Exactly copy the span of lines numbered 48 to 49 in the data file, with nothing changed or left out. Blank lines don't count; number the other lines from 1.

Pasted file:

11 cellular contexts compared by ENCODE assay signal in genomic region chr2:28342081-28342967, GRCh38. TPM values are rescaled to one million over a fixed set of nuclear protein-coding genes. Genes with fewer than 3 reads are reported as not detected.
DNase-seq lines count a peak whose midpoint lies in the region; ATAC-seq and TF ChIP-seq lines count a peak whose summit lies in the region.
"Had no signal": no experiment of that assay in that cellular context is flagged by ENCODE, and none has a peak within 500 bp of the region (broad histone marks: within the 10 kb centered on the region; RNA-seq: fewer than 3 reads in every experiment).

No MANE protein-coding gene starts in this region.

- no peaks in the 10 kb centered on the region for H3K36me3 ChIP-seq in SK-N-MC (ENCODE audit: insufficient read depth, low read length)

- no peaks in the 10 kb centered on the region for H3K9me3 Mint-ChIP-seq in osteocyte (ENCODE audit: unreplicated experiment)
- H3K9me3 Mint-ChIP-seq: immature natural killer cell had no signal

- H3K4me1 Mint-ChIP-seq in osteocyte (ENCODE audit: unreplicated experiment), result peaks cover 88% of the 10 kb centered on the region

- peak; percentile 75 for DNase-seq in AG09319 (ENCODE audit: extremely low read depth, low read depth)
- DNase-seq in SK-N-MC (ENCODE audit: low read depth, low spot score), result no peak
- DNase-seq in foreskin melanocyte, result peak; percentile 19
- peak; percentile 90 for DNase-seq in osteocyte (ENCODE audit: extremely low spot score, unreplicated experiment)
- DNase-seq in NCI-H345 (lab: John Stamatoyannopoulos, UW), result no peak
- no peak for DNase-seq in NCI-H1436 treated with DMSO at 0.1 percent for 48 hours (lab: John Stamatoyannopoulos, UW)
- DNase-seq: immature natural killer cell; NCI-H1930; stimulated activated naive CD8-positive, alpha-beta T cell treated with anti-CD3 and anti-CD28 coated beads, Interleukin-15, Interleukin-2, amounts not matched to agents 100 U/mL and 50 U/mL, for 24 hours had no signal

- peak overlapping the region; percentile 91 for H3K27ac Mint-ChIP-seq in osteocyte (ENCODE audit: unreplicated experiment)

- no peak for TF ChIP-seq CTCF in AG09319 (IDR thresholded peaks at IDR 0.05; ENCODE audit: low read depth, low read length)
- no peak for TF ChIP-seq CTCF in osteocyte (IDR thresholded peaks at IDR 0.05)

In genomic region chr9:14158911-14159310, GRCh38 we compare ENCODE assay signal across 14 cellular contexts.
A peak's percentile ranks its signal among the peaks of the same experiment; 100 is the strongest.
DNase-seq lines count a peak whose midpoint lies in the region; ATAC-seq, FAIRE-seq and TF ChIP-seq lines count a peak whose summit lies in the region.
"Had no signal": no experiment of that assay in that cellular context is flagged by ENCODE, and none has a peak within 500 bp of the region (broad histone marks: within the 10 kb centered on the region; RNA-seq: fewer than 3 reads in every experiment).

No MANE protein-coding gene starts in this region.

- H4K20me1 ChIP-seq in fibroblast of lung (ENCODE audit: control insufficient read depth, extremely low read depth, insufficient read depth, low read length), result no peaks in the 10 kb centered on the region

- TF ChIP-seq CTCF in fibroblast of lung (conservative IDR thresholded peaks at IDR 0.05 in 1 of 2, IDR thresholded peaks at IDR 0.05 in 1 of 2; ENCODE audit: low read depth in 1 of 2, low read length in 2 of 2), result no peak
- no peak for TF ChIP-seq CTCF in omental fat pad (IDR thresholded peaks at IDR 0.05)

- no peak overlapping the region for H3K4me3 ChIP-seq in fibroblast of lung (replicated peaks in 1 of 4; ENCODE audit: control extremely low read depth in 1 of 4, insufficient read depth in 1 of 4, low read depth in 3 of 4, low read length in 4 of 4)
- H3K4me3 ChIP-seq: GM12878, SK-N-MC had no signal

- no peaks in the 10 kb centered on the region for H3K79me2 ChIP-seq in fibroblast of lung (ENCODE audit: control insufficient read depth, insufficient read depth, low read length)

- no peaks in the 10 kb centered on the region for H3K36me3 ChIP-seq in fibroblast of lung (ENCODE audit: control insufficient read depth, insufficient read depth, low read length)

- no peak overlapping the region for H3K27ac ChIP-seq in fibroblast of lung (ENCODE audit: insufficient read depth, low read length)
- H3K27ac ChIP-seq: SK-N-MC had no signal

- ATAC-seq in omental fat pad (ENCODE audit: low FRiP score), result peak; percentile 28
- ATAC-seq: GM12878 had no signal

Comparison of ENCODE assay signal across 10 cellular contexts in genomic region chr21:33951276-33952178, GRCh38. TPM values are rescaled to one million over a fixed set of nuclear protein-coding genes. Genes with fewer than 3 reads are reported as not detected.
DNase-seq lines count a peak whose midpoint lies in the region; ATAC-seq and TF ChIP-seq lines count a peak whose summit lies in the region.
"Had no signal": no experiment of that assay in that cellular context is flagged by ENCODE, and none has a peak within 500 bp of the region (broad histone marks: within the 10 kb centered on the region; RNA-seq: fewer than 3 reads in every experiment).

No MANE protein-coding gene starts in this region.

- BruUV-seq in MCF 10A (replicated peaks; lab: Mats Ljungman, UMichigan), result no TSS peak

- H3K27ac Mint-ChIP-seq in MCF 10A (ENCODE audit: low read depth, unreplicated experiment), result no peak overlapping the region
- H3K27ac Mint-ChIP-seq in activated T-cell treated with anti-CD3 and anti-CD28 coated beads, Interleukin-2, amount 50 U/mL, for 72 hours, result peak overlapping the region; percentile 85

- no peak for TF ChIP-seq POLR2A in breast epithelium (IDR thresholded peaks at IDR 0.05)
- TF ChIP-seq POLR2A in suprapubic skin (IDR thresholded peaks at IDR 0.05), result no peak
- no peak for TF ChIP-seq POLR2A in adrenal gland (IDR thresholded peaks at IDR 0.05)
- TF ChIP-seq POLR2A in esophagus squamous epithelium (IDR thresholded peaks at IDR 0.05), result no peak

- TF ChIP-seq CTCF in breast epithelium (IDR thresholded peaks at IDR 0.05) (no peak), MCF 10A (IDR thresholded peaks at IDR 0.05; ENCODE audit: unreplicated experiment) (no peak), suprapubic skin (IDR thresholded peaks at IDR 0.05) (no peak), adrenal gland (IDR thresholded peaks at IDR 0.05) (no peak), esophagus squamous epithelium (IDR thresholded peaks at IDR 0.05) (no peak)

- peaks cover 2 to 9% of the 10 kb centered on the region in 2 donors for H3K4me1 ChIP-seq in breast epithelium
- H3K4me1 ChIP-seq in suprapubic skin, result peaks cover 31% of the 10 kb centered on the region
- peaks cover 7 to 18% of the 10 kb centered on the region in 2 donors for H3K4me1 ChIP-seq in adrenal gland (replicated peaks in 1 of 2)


- H3K4me1 ChIP-seq in suprapubic skin, result peaks cover 31% of the 10 kb centered on the region
- peaks cover 7 to 18% of the 10 kb centered on the region in 2 donors for H3K4me1 ChIP-seq in adrenal gland (replicated peaks in 1 of 2)